Posse is still Carver County sheriff's sidekick
MINNEAPOLIS -- At 65, June Hilgers is a grandmother of nine and has been a hair stylist for more than 40 years. She also heads up her local posse. Hilgers, who runs her own six-chair salon in Waconia, Minn., moonlights as a member of the Carver C...
MINNEAPOLIS -- At 65, June Hilgers is a grandmother of nine and has been a hair stylist for more than 40 years. She also heads up her local posse.
Hilgers, who runs her own six-chair salon in Waconia, Minn., moonlights as a member of the Carver County Sheriff's Posse, which she will lead this year as captain.
Hilgers joined the posse in 2002, and her ascension through the ranks reflects just how much posses have morphed in recent years from their Wild West roots into a growing 21st century volunteer force.
In dozens of Minnesota locales, they help with everything from park patrols to fugitive hunts and search-and-rescue operations.
With the Republican National Convention scheduled for St. Paul in September, there's a chance that posses will play a role in crowd control. Posse riders proved their worth when President Bush visited Carver County in 2004 and Hilgers' posse helped contain a crowd of thousands.
Posses also have proved valuable in search-and-rescue operations. In the days after the disappearance of 5-year-old Corrine Erstad in 1992, among the dozens of law enforcement personnel who scoured fields and woods looking for the child was Jim Mirick of the Carver County Sheriff's Office.
While most of the searchers were on foot, Mirick sat atop a horse as a volunteer member of the Carver County Sheriff's Posse, one of the oldest in the state.
"We can go places a lot of other people can't," Mirick said.
And when it comes to crowd control, "There aren't too many people who are going to challenge a 1,500-pound animal," said Mirick, who has been with the Carver County posse for almost 25 years.
Since the early 1990s, the number of posses in Minnesota has been growing as more and more law enforcement officials came to realize the practical and intangible benefits of riders on horseback.
"Sheriffs are getting more open to people like us," said Hilgers, whose posse just finished getting the horses ready for the spring and summer.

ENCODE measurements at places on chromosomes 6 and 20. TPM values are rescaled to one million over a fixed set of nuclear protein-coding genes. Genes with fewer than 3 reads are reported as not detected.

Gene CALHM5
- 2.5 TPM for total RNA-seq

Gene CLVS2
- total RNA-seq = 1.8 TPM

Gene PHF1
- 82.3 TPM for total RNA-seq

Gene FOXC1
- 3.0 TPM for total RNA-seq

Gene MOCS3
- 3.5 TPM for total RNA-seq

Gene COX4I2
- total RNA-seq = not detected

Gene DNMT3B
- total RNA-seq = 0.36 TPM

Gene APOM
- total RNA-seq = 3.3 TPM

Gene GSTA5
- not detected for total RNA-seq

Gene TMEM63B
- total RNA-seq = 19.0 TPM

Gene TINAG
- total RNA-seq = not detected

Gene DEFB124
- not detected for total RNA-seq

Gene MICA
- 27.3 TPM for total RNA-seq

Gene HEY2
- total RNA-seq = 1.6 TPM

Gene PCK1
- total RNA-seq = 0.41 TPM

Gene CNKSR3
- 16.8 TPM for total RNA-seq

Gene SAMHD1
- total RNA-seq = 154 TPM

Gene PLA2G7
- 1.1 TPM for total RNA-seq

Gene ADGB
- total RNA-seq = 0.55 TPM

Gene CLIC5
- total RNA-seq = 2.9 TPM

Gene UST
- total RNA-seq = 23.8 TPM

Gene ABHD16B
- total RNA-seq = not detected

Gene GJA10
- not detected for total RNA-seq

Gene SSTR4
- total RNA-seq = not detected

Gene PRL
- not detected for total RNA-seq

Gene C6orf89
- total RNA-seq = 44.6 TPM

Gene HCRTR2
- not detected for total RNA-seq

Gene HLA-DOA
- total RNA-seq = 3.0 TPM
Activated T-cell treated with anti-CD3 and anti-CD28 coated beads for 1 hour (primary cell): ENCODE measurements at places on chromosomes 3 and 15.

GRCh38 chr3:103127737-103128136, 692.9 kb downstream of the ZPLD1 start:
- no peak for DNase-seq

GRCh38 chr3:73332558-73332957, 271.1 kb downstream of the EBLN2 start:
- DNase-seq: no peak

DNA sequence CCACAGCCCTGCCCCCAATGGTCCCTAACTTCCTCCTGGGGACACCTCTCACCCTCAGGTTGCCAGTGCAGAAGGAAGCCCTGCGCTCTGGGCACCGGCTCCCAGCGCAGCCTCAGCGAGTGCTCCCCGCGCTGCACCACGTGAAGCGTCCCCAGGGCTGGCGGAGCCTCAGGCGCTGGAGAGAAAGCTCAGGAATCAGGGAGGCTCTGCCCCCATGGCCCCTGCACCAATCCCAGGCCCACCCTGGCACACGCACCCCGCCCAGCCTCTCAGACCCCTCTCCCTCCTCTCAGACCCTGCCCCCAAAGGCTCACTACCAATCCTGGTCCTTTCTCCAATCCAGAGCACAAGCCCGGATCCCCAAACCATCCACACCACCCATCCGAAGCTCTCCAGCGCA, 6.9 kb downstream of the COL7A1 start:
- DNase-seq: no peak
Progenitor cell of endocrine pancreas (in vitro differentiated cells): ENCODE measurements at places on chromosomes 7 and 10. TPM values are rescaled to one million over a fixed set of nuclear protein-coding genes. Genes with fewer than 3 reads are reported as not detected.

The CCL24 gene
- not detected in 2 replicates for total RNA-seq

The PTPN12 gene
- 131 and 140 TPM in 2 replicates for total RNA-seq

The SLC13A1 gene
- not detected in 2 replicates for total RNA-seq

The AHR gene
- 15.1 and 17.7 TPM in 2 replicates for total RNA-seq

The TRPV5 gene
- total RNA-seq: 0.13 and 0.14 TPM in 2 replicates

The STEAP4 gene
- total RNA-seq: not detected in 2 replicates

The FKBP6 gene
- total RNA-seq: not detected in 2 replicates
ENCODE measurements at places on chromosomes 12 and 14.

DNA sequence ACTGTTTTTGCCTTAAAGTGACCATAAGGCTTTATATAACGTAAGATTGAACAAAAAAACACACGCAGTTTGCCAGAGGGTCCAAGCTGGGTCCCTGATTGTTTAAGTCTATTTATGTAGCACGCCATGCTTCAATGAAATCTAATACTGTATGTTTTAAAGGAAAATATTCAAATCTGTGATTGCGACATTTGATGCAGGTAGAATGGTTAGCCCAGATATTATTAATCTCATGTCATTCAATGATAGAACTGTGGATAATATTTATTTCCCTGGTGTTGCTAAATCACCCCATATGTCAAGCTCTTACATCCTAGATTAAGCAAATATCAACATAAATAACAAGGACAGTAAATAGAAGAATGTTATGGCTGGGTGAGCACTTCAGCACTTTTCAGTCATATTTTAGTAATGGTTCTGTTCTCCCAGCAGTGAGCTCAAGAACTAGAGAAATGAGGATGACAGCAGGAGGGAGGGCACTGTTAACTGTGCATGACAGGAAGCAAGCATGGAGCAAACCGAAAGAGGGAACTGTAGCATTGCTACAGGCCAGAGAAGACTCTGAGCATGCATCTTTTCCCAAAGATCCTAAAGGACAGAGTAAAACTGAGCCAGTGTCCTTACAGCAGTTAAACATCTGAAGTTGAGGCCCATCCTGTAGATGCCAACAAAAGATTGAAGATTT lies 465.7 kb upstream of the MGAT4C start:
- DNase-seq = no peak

Kevin Stokes, a posse volunteer with the Washington County Sheriff's Office, said there are nearly three dozen posses and mounted patrols in the state, and the number is growing.
"This allows us to give back to our community doing something we love -- riding our horses," Stokes said.
Most people, and especially kids, love the horses when they show up at events. "It's great PR for the department," Mirick said.
Posses have been around since the Wild West days, when U.S. marshals and county sheriffs would call together a group of men and temporarily deputize them to chase criminals.
Modern posses are not deputized and don't carry firearms -- but they are considered members of their respective sheriffs' offices.
"Posses have been around a long time," said Carver County Sheriff Bud Olson, whose modern posse was started in the 1960s. "They do a lot of work."
Thirty volunteers make up the posse in Carver County, and, just as in days of old, they are called out by the sheriff when he needs extra help.
Olson's posse members recently finished the sensory training, necessary so the animals learn to handle crowd noises, flares, smoke, sirens and other distractions before going on duty.
He said the posse's mission has evolved from chasing outlaws to patrolling and keeping the peace. Along with search-and-rescue work, posses can patrol parks and gather evidence when needed.
Olson said posse members are given extensive training on crowd control, crime scenes, evidence gathering, use of force and other common police duties they might perform.
"The sheriff wouldn't put us in harm's way," Hilgers said. "If we come across something, we call a deputy."